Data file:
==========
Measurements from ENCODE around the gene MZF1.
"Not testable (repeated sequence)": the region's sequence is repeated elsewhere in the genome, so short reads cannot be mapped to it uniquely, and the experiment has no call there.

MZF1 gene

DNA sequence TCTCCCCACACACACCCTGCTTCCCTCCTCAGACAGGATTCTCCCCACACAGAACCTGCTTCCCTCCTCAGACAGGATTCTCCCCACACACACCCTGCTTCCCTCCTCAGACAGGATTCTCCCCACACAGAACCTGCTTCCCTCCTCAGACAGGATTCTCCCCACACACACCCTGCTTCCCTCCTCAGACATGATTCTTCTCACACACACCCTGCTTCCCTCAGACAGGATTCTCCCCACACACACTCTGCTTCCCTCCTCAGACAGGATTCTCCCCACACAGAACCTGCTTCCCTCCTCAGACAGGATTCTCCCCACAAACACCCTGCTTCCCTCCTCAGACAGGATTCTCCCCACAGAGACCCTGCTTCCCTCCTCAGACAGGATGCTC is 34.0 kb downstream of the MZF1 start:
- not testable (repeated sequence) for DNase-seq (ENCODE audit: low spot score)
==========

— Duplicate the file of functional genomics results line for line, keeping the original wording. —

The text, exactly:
Measurements from ENCODE around the gene MZF1.
"Not testable (repeated sequence)": the region's sequence is repeated elsewhere in the genome, so short reads cannot be mapped to it uniquely, and the experiment has no call there.

MZF1 gene

DNA sequence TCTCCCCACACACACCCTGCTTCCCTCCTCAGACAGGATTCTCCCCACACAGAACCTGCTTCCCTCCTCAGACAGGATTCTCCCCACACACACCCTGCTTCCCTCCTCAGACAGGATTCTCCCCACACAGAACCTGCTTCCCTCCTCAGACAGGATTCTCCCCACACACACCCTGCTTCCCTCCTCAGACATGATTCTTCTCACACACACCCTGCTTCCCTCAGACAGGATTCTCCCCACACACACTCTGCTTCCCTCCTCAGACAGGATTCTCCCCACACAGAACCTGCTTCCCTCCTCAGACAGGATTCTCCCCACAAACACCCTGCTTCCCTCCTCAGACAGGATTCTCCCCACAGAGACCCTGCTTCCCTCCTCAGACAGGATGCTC is 34.0 kb downstream of the MZF1 start:
- not testable (repeated sequence) for DNase-seq (ENCODE audit: low spot score)